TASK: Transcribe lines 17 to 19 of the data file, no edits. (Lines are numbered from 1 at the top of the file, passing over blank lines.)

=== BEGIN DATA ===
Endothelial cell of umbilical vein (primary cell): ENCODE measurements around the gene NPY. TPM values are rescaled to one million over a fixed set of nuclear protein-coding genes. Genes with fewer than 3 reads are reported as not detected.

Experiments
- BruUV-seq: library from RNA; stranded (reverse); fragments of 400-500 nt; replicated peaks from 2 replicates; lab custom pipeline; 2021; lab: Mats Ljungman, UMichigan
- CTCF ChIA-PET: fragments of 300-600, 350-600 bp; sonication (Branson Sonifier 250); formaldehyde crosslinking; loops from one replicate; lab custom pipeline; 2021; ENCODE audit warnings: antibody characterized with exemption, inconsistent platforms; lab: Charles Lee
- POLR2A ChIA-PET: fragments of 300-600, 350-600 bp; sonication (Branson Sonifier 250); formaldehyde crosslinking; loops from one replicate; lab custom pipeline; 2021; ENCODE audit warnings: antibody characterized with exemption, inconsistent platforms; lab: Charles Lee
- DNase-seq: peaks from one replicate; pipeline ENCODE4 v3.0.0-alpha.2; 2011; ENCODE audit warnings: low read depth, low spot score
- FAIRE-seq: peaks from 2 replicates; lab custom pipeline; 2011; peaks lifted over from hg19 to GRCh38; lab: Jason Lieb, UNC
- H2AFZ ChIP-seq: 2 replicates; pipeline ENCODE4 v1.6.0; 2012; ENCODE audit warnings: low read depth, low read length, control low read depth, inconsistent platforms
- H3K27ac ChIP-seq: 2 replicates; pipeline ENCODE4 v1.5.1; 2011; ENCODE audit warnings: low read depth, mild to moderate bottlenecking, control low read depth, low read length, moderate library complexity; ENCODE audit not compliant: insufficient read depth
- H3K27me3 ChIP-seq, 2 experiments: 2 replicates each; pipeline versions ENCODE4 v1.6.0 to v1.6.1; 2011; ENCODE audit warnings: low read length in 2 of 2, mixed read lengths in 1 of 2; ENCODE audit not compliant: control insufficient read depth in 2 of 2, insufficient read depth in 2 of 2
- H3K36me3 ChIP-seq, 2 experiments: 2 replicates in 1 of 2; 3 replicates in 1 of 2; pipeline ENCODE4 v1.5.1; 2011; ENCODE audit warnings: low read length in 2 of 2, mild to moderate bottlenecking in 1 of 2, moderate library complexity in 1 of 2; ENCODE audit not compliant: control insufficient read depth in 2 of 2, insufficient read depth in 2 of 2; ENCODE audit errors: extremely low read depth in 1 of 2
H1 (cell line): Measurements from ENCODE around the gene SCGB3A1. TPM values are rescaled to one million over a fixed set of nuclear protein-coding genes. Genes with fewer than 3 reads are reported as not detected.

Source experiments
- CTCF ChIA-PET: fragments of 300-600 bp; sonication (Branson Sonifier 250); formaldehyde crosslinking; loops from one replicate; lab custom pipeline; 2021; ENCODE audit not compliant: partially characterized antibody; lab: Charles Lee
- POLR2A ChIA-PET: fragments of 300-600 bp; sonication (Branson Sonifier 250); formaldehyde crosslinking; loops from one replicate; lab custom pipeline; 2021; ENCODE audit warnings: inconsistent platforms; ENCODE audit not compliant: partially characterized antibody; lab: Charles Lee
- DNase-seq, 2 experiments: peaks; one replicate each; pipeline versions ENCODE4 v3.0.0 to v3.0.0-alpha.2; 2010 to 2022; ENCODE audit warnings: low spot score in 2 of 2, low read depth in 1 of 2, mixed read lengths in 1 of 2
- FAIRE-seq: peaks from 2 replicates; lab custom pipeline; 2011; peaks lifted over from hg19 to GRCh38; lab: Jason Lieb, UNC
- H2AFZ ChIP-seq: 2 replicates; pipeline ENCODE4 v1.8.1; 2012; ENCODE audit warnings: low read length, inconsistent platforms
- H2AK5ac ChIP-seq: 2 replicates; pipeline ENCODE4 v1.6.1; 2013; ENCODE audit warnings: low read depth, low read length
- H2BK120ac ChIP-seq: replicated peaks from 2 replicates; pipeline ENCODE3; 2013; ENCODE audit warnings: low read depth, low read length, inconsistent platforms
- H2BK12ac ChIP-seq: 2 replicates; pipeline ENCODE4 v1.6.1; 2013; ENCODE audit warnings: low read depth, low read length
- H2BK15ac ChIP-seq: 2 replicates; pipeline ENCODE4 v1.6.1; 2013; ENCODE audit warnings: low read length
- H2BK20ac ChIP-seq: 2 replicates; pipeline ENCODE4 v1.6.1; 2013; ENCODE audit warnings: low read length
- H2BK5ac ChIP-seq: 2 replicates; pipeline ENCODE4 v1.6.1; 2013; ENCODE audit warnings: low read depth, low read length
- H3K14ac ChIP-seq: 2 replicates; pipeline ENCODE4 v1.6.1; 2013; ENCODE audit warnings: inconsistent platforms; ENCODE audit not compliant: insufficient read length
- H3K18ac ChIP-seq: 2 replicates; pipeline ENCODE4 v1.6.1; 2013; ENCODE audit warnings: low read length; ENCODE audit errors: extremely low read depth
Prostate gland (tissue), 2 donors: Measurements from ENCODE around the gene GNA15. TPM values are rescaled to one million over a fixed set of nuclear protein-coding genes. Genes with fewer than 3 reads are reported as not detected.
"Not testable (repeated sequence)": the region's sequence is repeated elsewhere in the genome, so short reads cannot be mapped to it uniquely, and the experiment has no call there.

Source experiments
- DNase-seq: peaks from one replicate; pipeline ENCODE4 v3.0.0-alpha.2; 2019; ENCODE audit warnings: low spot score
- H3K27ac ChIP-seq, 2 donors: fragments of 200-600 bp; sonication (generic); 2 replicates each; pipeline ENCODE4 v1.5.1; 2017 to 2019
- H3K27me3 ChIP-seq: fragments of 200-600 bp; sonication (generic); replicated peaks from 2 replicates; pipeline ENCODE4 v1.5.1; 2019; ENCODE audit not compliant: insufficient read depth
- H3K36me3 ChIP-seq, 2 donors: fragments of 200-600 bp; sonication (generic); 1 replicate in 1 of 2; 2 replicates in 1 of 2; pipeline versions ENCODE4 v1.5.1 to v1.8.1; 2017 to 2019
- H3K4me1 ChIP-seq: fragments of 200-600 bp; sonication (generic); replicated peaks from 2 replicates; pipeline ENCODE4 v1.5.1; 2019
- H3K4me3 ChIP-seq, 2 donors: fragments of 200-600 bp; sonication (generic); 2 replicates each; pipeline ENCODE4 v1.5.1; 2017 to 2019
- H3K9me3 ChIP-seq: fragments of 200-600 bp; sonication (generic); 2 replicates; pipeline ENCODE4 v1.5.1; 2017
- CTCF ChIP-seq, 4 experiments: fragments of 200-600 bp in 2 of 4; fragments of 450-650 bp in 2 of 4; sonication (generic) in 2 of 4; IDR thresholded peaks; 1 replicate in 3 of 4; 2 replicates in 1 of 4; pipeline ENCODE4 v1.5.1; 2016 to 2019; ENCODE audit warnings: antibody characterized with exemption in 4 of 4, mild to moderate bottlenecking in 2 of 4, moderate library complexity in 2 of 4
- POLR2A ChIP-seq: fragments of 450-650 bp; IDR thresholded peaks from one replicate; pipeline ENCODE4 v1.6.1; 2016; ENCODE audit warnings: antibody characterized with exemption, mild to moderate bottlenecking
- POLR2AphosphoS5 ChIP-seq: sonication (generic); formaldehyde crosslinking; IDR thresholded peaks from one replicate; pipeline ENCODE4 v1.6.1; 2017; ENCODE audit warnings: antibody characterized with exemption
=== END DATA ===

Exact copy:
- FAIRE-seq: peaks from 2 replicates; lab custom pipeline; 2011; peaks lifted over from hg19 to GRCh38; lab: Jason Lieb, UNC
- H2AFZ ChIP-seq: 2 replicates; pipeline ENCODE4 v1.8.1; 2012; ENCODE audit warnings: low read length, inconsistent platforms
- H2AK5ac ChIP-seq: 2 replicates; pipeline ENCODE4 v1.6.1; 2013; ENCODE audit warnings: low read depth, low read length